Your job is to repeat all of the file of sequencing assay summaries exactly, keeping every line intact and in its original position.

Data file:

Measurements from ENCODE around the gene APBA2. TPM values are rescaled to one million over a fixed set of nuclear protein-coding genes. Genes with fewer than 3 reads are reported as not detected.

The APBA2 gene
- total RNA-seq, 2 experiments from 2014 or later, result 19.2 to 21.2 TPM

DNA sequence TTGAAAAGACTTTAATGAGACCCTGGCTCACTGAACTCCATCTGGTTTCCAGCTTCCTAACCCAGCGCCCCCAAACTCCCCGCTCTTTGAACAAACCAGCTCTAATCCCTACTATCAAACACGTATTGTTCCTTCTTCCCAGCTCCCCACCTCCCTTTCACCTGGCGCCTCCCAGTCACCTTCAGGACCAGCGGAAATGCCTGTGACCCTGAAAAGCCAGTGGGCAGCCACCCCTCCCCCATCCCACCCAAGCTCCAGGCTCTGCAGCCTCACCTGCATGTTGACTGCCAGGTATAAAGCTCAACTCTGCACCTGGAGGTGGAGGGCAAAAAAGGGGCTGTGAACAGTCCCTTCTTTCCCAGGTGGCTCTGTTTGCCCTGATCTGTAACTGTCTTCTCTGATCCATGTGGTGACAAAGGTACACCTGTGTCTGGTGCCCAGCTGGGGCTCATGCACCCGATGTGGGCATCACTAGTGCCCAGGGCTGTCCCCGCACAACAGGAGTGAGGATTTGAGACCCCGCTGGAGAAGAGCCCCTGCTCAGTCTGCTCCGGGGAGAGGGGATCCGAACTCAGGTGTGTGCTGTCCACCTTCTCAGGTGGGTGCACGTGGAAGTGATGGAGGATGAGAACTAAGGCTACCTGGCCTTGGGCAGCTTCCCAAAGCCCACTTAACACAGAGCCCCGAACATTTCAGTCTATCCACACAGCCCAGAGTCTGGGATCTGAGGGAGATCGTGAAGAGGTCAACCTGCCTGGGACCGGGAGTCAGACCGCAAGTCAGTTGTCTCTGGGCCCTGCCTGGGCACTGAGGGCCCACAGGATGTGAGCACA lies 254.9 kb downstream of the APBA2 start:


Measurements from ENCODE around the gene APBA2. TPM values are rescaled to one million over a fixed set of nuclear protein-coding genes. Genes with fewer than 3 reads are reported as not detected.

The APBA2 gene
- total RNA-seq, 2 experiments from 2014 or later, result 19.2 to 21.2 TPM

DNA sequence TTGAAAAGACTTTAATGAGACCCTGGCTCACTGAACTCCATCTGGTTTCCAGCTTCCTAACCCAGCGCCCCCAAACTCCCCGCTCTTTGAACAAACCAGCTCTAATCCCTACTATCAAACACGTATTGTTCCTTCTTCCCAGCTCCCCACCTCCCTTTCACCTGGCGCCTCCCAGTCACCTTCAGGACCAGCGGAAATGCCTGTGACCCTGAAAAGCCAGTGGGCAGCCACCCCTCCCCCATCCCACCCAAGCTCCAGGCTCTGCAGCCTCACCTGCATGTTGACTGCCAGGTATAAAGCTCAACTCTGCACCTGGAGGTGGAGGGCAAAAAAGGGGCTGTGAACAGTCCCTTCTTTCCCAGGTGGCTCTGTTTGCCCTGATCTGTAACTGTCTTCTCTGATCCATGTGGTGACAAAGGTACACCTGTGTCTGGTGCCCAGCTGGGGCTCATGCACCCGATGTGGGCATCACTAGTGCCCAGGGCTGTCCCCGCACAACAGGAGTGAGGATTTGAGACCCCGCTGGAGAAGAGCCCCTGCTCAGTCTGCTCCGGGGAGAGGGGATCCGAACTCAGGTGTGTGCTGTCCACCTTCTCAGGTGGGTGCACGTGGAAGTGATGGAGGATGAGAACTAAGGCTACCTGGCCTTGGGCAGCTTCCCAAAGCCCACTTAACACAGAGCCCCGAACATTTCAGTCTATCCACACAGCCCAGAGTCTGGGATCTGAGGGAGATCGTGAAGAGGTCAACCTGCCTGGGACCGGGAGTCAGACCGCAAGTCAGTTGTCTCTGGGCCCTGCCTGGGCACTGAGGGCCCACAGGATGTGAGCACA lies 254.9 kb downstream of the APBA2 start: